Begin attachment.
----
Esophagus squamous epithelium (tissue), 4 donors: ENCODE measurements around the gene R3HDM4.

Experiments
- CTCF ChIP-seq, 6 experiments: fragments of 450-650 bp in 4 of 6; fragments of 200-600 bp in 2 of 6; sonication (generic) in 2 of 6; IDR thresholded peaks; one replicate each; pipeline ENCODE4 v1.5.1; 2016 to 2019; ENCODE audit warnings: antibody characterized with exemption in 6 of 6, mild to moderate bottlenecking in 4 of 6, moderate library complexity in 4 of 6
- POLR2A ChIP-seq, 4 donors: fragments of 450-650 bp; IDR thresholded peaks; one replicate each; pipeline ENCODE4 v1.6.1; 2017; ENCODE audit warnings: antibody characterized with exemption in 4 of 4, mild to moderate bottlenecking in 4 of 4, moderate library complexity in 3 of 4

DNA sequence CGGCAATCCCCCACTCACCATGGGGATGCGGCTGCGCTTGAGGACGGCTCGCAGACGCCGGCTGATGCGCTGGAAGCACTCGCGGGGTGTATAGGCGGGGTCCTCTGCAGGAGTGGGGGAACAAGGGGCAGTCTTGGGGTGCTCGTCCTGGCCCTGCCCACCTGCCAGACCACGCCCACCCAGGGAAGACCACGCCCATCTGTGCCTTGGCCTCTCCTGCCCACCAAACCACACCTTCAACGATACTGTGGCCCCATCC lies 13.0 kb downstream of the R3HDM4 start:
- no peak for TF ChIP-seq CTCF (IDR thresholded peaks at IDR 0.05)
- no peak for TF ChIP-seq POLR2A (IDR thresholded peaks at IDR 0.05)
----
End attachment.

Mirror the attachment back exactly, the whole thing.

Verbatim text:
Esophagus squamous epithelium (tissue), 4 donors: ENCODE measurements around the gene R3HDM4.

Experiments
- CTCF ChIP-seq, 6 experiments: fragments of 450-650 bp in 4 of 6; fragments of 200-600 bp in 2 of 6; sonication (generic) in 2 of 6; IDR thresholded peaks; one replicate each; pipeline ENCODE4 v1.5.1; 2016 to 2019; ENCODE audit warnings: antibody characterized with exemption in 6 of 6, mild to moderate bottlenecking in 4 of 6, moderate library complexity in 4 of 6
- POLR2A ChIP-seq, 4 donors: fragments of 450-650 bp; IDR thresholded peaks; one replicate each; pipeline ENCODE4 v1.6.1; 2017; ENCODE audit warnings: antibody characterized with exemption in 4 of 4, mild to moderate bottlenecking in 4 of 4, moderate library complexity in 3 of 4

DNA sequence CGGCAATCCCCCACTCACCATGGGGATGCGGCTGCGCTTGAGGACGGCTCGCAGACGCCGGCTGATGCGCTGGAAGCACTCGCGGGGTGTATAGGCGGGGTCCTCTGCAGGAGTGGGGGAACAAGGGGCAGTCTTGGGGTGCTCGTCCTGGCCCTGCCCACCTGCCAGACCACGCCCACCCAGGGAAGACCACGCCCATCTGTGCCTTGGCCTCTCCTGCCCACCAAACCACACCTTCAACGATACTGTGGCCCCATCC lies 13.0 kb downstream of the R3HDM4 start:
- no peak for TF ChIP-seq CTCF (IDR thresholded peaks at IDR 0.05)
- no peak for TF ChIP-seq POLR2A (IDR thresholded peaks at IDR 0.05)